Career-Life Balance and How to Make a Successful Career in Marine Mammal Science

Workshop prior to the Society for Marine Mammalogy 2015 Biennial Conference

Date/Time: Sunday, December 13, 2015; 8:30 AM -12:30 PM

Venue: Hilton San Francisco, Union Square

Workshop Summary:

Globally, there is increasing recognition that family and care giving responsibilities are driving women away from STEM fields. However, this issue is not unique to gender, and other minorities or those (of either gender) with additional caring responsibilities can face similar difficulties. In particular, marine mammalogy is a challenging career in this respect because of the fieldwork and travel obligations necessary to excel in the field. This workshop aims to bring awareness to this issue within our community, and examine whether there is more that the Society for Marine Mammalogy could do to retain and maximize talent and diversity across its members.

Before the workshop we conducted a brief on-line survey of Society members. We will present the results of this survey to examine the demographics of the society with respect to gender and family commitments and provide us with information on what society members perceive to be the greatest challenges in maintaining a career-life balance.

Organizers and contact emails:
Samantha Simmons, Marine Mammal Commission, USA (ssimmons 'at'
Sascha Hooker, SMRU, University of St Andrews, UK (sh43 'at'
Gitte McDonald, Moss Landing Marine Lab, California State University, USA (gmcdonald 'at'
Alison Stimpert, Moss Landing Marine Lab, California State University, USA (astimpert 'at'
We are very grateful to the following for their support of this workshop, which enabled us to offset some of the fees involved: The Women in Acoustics Committee of the Acoustical Society of America , Loggerhead Instruments, Teledyne-Reson, Wildlife Computers


The following web-based resources were compiled for the workshop:


Women in STEM: Tools for Change Two factors have stalled women's advancement in science: implicit bias and lack of family friendly policies. Women now represent a large part of the talent pool for research science but many studies show they are more likely than men to “leak” out of the science pipeline before obtaining tenure at a college or university. While women comprised 40% of the earned doctorates in science and engineering in 2006, only 19% of full-time full professors in science and engineering were women. Moreover, among women full professors in science and engineering, only 5% are Asian, just under 5% are African American, and just over 3% are Hispanic/Latina.

Association for Women in Science.

Graduate Women in Science

American Association of University Women

Aurora Leadership, UK Women-only leadership development programme.

L'Oreal-Unesco Women in Science. Awards for postdoctoral women in science.

National Science Foundation Career-Life Balance Initiative:

ADVANCE program, aiming to contribute to a more diverse science and engineering workforce:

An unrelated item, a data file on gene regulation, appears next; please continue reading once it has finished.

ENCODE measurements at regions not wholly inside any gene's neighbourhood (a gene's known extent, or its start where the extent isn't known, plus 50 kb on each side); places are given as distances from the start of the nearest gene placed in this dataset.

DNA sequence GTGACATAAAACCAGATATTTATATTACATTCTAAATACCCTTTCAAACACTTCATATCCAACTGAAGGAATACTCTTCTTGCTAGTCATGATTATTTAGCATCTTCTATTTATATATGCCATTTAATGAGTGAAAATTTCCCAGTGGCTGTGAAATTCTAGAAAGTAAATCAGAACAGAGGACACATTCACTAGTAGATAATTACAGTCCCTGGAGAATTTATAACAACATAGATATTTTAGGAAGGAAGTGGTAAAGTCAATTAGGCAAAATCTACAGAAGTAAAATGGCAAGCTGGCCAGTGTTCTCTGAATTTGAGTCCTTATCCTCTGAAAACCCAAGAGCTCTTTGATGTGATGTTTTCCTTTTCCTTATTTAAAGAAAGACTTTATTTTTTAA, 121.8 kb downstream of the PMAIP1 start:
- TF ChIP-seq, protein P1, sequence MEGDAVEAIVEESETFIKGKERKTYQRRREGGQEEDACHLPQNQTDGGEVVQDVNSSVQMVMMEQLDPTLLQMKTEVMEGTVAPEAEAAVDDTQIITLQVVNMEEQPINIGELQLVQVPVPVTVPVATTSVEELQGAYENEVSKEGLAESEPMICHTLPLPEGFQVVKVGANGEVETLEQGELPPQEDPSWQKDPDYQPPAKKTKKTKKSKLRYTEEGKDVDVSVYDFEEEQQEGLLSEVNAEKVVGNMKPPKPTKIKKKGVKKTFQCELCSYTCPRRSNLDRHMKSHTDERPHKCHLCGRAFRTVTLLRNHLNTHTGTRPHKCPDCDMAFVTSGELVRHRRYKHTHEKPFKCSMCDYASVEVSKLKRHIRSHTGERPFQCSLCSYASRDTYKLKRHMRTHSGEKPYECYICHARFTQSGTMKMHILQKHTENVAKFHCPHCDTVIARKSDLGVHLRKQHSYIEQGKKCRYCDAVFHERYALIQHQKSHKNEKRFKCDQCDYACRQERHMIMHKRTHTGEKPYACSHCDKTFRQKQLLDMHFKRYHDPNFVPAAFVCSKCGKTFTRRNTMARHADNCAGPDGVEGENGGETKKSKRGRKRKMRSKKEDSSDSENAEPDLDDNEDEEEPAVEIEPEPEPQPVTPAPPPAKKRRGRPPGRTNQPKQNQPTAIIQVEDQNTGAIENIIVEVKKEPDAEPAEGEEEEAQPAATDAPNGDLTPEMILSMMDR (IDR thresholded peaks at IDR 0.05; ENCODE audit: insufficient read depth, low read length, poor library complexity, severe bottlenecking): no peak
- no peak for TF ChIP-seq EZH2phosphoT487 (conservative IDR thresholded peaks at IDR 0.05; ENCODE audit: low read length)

European Commission Gender Equality Policy

The Royal Society, UK, Diversity in Science:

Equality Challenge Unit, UK. Advancing equality and diversity in universities and colleges. Separate gender equality charter and race equality charter.

Disability Advisory Committee, supporting the inclusion of disabled people in STEM.

Diversity in Science: where are the data? Global figures on diversity in the science and engineering workforce are hard to come by, but what we know is not flattering. Fred Guterl, Scientific American.

Minorities in Tech. CODE2040 creates access, awareness, and opportunities for top Black and Latino/a engineering talent to ensure their leadership in the innovation economy.


Sexist attitudes: Most of us are biased. Jennifer Raymond. Nature 495, 33-34.

Explaining Gender Differences at the Top, Harvard Business Review. Francesca Gino & Alison Wood Brooks

Negotiation Strategies, Harvard Law School

Why women still can't have it all, by Anne-Marie Slaughter, The Atlantic.


Discrimination and Harrassment in the Field, Julia O'Hern, The Washington Post.

Legislation to prevent harassment on NOAA ships

Survey of Academic Field Experiences (SAFE): Trainees Report Harassment and Assault - PLOS ONE


The Clayman Institute for Gender Research, Stanford

Split positions can provide a sane career track - a personal account. Jane Lubchenko & Bruce Menge, BioScience.


Improving Your Work-Life Balance. Elisabeth Pain, Science Career Magazine. Based on a session at AAAS on work-life balance led by AWIS. Define your situation, Develop a strong support, system, plan and prioritize, learn to say "no", set guilt-free boundaries, recharge your batteries

'Serious Academics' at Play, Anne Curzan, The Chronicle of Higher Education. The importance of time for things that "help you relax and stay healthy."


Case studies of Mothers in Science, Royal Society publication. Some great quotes such as "The concept of work-life balance is rather problematic. The phrase suggests that your work has nothing to do with the rest of your life."

For Female Scientists, There's No Good Time to Have Children, Nicholas H. Wolfinger, The Atlantic.


Lab life with kids. Balancing research with raising children takes scheduling skills and organization. Kendall Powell, Nature 517:401-403.

Raising Kids and Running a Household: How Working Parents Share the Load. Pew Research Centre.

How caring for aging parents affects a career. Rosanna Fay, The Atlantic.